I have been watching the Olympics over the past week and have been completely amazed by the talents of extraordinary athletes. Many of us have seen Shaun White’s daring McTwist 1260 on the snowboard half pipe winning him the gold medal after his coach told him ‘to go and have some fun’. Or Apolo Ohno’s graceful focus as he speed skates his way to win medal after medal after medal.
But even more than their athletic ability, I am truly amazed at how these young men and women have set their eyes on a goal and have done whatever it takes, practicing for hours, days, and years, to achieve their dreams even when adversity arises.
Speed skater J.R. Celski cut his leg with his own skate, missing his femoral artery by an inch and nearly bleeding to death, during a race in September 2009, and yet he faced the challenge, continued toward his dream and won a bronze medal a week ago in the men’s 1,500 Meter relay. Or Kris Freeman, pronounced America’s best cross-country skier, who was diagnosed with Type 1 diabetes at the age of 19, and yet continues to ski during the Olympics on behalf of the U.S. team while closely monitoring his blood sugars and diet so that he can still make his dreams come true.
I never thought it was possible for me to be an athlete, let alone athletic. Besides the fact that I have never been the most coordinated or flexible person, I dismissed athleticism from my repertoire at an early age because of the diabetes.
As I’ve been watching the Olympics, I have begun to remember days when I was a kid and would play tennis and soccer, go sailing or for a hike, and ride my bicycle for hours. I loved being outdoors and active. I didn’t necessarily have what it takes to become an all-star, but I honestly didn’t care. I would just go out and have fun.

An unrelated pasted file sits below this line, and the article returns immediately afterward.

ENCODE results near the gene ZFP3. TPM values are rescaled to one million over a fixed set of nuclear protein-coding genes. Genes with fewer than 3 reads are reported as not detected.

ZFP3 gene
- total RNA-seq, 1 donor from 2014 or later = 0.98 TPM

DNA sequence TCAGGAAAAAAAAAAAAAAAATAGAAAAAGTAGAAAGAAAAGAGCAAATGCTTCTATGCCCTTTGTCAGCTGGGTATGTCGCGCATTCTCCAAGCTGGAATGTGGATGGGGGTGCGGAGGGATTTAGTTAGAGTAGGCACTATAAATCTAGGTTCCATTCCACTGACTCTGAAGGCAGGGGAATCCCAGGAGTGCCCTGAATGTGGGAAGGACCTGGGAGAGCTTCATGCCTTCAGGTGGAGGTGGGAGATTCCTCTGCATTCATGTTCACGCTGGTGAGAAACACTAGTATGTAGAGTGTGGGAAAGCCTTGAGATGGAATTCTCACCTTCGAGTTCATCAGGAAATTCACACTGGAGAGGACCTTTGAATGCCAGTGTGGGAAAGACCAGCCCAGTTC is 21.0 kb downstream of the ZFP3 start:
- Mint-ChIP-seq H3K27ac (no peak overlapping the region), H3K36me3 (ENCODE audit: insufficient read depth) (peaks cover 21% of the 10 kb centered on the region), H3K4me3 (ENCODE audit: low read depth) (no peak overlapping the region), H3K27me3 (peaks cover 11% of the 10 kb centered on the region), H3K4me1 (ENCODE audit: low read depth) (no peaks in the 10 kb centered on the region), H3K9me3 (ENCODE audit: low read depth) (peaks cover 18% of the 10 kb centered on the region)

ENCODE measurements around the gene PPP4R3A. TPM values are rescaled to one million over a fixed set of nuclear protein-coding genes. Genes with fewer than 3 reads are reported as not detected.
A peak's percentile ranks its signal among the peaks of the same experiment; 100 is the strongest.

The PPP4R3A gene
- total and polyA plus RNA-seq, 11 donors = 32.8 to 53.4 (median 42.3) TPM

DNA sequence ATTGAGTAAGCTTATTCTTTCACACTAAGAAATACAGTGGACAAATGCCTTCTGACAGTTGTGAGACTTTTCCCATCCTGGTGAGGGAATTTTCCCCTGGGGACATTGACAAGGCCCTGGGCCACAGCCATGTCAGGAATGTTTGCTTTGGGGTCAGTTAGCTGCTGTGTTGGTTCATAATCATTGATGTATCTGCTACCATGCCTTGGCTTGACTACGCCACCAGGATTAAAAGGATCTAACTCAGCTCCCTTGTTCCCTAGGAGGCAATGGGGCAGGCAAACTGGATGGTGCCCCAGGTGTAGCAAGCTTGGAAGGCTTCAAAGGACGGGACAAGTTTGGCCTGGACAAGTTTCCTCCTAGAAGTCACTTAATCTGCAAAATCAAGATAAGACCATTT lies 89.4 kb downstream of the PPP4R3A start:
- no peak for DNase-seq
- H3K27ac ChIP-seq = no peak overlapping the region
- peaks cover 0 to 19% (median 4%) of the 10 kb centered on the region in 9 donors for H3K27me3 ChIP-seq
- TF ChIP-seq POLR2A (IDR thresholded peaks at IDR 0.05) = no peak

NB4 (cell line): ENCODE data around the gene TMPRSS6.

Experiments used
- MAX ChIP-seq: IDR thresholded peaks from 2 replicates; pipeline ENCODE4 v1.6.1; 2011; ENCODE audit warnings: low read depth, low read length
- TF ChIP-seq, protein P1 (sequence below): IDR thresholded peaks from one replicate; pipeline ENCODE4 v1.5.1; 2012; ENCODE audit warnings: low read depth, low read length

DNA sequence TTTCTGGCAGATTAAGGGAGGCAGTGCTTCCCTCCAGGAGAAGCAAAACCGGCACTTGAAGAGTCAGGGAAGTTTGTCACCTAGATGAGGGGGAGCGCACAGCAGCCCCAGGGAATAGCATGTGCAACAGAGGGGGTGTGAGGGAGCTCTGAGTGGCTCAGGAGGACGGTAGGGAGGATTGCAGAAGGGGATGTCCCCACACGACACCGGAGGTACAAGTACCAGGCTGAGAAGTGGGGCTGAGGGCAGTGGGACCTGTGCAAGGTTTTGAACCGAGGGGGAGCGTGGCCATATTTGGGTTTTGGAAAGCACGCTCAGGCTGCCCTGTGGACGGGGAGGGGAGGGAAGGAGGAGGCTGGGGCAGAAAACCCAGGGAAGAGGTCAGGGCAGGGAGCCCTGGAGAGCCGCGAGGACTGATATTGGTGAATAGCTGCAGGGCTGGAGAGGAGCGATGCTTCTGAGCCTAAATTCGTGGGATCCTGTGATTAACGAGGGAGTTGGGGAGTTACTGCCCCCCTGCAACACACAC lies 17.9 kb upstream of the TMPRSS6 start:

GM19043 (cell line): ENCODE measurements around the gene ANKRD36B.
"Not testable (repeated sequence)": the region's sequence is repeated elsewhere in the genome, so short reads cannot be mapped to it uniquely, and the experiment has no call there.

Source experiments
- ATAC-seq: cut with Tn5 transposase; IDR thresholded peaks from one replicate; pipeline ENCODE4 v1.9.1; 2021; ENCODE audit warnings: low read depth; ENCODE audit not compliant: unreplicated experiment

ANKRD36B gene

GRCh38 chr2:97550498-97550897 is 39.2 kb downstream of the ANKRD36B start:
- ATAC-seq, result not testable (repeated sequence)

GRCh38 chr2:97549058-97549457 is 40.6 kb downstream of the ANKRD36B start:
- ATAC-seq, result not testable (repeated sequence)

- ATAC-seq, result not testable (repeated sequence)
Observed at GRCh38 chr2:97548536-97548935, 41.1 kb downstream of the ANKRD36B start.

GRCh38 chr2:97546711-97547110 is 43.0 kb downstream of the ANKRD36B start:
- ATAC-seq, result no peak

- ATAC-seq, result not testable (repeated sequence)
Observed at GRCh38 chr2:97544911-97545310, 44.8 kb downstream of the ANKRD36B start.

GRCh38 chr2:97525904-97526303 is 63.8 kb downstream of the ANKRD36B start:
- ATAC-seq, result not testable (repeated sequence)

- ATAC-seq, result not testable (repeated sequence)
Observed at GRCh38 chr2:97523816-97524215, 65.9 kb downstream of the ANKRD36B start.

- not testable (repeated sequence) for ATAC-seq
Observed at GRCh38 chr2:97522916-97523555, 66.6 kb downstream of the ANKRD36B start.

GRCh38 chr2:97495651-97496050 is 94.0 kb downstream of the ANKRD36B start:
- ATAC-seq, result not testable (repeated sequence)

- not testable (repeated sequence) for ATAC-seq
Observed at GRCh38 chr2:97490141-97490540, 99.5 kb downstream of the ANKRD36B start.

I switched schools when I reached the ninth grade, and I decided that I wanted to join the track team. I had never jogged a day in my life. I went to the track on the first day, probably wearing the wrong kind of sneakers, and tried to jog around the track a few times. My shins were killing me. I couldn’t keep up with the others. And I decided after only one try that I wasn’t an athlete. I quit the next day. I blamed the pain and I remember saying to myself, “Well, it’s probably for the best since I have diabetes”.
I limited myself, like many of us do in various aspects of life, inventing reasons not to do something rather than just trying and sticking to it. Okay, so maybe I shouldn’t have tried running track without ever going for a jog, but that’s beside the point.
I didn’t know that a goal or a dream takes time and lots of practice to achieve. I did not know about the right kinds of foods to eat or how to monitor my sugars properly for endurance training. I was trying to be the best on the first try and forgot to have fun.
I decided that I was more of the intellectual, creative arts, social activism type. And for years, I continued to start projects but without ever sticking to them, seeing them through adversity, and reaching the goal. I wasn’t having fun, living in the moment, and finding my zone like an athlete does. I was focused more on the prize or let adversity get the better of me.
So here I am watching the Olympics again, and I can’t help but feel a pang of jealousy telling me, “Why can’t I be an athlete? Why can’t I achieve my potential? See the dream and just go for it!” Okay, fine, I still lack the hand-to-eye coordination, but I bet I can take those characteristics of an Olympic athlete and apply them to other parts of my life as well. We all can.
There’s an adage that says, “If you can dream it, you can achieve it.” But perhaps what we can learn from these Olympic athletes is to have the dream and also the strength, endurance, and dedication to doing whatever it takes to getting there even when adversity arises. Being an athlete means discarding self-limiting beliefs, remaining focused and remembering to have some fun. You are living your dream, after all.
So I have decided that I do have a dream, actually I have a few dreams, and I am going to achieve them like an Olympic athlete.